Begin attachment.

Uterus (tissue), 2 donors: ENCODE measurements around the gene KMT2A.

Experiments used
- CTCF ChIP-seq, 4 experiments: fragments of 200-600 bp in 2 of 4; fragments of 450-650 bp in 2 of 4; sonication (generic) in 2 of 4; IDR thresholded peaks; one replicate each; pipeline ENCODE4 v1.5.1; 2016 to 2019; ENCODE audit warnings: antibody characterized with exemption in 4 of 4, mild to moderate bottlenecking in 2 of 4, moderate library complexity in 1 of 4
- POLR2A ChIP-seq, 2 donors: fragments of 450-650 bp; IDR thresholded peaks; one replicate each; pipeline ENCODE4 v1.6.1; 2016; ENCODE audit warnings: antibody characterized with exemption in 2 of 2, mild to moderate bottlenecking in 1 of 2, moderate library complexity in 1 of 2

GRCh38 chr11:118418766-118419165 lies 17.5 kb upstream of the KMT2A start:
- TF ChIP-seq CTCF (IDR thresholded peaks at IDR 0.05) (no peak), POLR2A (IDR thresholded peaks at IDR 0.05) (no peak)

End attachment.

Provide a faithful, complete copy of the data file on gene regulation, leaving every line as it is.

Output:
Uterus (tissue), 2 donors: ENCODE measurements around the gene KMT2A.

Experiments used
- CTCF ChIP-seq, 4 experiments: fragments of 200-600 bp in 2 of 4; fragments of 450-650 bp in 2 of 4; sonication (generic) in 2 of 4; IDR thresholded peaks; one replicate each; pipeline ENCODE4 v1.5.1; 2016 to 2019; ENCODE audit warnings: antibody characterized with exemption in 4 of 4, mild to moderate bottlenecking in 2 of 4, moderate library complexity in 1 of 4
- POLR2A ChIP-seq, 2 donors: fragments of 450-650 bp; IDR thresholded peaks; one replicate each; pipeline ENCODE4 v1.6.1; 2016; ENCODE audit warnings: antibody characterized with exemption in 2 of 2, mild to moderate bottlenecking in 1 of 2, moderate library complexity in 1 of 2

GRCh38 chr11:118418766-118419165 lies 17.5 kb upstream of the KMT2A start:
- TF ChIP-seq CTCF (IDR thresholded peaks at IDR 0.05) (no peak), POLR2A (IDR thresholded peaks at IDR 0.05) (no peak)